U.S. to step up fight against malaria in Africa

Charles Thomas | 14 Dec 2006
ABC News
President Bush Thursday announced the expansion of U.S. efforts to help fight malaria in Africa. The president and first lady hosted a summit on the issue in Washington. The president says the U.S. campaign will focus on eight more African countries. That includes money for mosquito nets, spraying and drugs. ABC7's Charles Thomas recently traveled to Africa with Senator Barack Obama. He took a look at just how devastating and deadly malaria is.
Medical historians say that more people have died from malaria than from any other disease in human history. It is estimated that over a million Africans die from malaria each year, a death rate exceeded only during the past quarter century by the AIDS epidemic. In Kenya earlier this year, our ABC7 newsteam went to the front lines in the war against this international killer.

The symptoms are sweating, fever and chills. And if not treated, death is a virtual certainty for young children and pregnant women. It is estimated that malaria will kill a projected 30,000 Kenyans this year and many more people throughout sub-Saharan Africa. After AIDS, it is the continent's most deadly disease.

"We lose approximately a million children under the age of 5 due to complications associated with malaria infection," said Dr. Davy Koech, Kenyan Med. Research Institute.

Dr. Koech is founder and president of the Kenya Medical Research Institute where scientists have as their ultimate goal developing a vaccine to prevent malarial infection.

A human can be infected only after being bitten by the female anopheles mosquito, which carries the parasite that causes malaria. To find out why this one species is host to the parasite, researchers study the insect's DNA.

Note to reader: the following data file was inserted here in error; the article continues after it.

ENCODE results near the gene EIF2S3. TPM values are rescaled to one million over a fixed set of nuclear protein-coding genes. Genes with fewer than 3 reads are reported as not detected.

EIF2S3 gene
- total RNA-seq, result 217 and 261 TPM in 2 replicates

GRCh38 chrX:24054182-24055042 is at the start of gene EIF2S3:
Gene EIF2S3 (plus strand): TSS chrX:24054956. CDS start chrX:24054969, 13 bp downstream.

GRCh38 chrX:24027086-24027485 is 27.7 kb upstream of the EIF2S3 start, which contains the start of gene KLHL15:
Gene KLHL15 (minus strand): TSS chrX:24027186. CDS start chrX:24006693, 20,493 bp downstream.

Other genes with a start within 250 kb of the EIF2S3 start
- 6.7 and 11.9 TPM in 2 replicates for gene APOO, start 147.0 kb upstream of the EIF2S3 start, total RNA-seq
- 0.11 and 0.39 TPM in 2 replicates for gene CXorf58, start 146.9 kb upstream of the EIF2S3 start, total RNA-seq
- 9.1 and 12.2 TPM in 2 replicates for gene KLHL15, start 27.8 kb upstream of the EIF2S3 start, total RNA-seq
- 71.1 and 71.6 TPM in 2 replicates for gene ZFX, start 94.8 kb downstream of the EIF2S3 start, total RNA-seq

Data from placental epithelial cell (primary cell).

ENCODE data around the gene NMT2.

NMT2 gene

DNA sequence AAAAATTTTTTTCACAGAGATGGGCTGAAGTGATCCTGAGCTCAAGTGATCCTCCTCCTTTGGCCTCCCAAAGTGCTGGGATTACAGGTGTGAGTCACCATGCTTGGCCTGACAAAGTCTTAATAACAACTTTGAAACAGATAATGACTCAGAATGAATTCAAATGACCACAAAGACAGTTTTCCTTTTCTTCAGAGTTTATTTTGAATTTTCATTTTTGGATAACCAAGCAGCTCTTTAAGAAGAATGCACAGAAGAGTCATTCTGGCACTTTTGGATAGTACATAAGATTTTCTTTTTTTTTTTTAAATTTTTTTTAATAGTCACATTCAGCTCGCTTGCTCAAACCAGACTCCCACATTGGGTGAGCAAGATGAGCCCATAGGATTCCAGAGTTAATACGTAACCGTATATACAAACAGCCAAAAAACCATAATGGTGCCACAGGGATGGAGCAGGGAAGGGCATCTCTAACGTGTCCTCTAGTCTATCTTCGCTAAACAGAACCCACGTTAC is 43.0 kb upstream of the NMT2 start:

"We examine, in the chromosome, what makes this mosquito spread the malaria and what makes the don't spread," said Damaris Matoke, research scientist.

Researchers are trying to determine why the malaria parasite has mutated and become resistant to medicine such as quinine. They also are experimenting with African roots and herbs, some of which have been effective.

Illinois Senator Barack Obama says Americans should be aware of and support African efforts to control infection disease.

"What we want to make sure of is that we're dealing with these issues [in Africa] before they get out of hand, and then start getting exported to the United States," said Sen. Barack Obama.

Back at the institute, researchers also test insecticides and say it's well known that a controversial one, DDT, will eradicate the mosquitoes.

"The mosquito lands, or it comes into contact with the insecticide, and it drop dead," said Robert Naranga, researcher.

But the European Union has warned the Kenyan government if it uses DDT, a suspected carcinogen, the EU will ban the import of Kenyan agricultural products.

"It's a very tricky issue," said Dr. Koech. "It is not only scientific. It is more about politics than science and the economy."

It's ironic the Europeans pressure Africans not to use DDT to kill malaria mosquitoes. The insects were eradicated in Europe as well as in the United States by the mid-20th century using DDT. But environmentalists in the West oppose using the insecticide in Africa in the 21st century.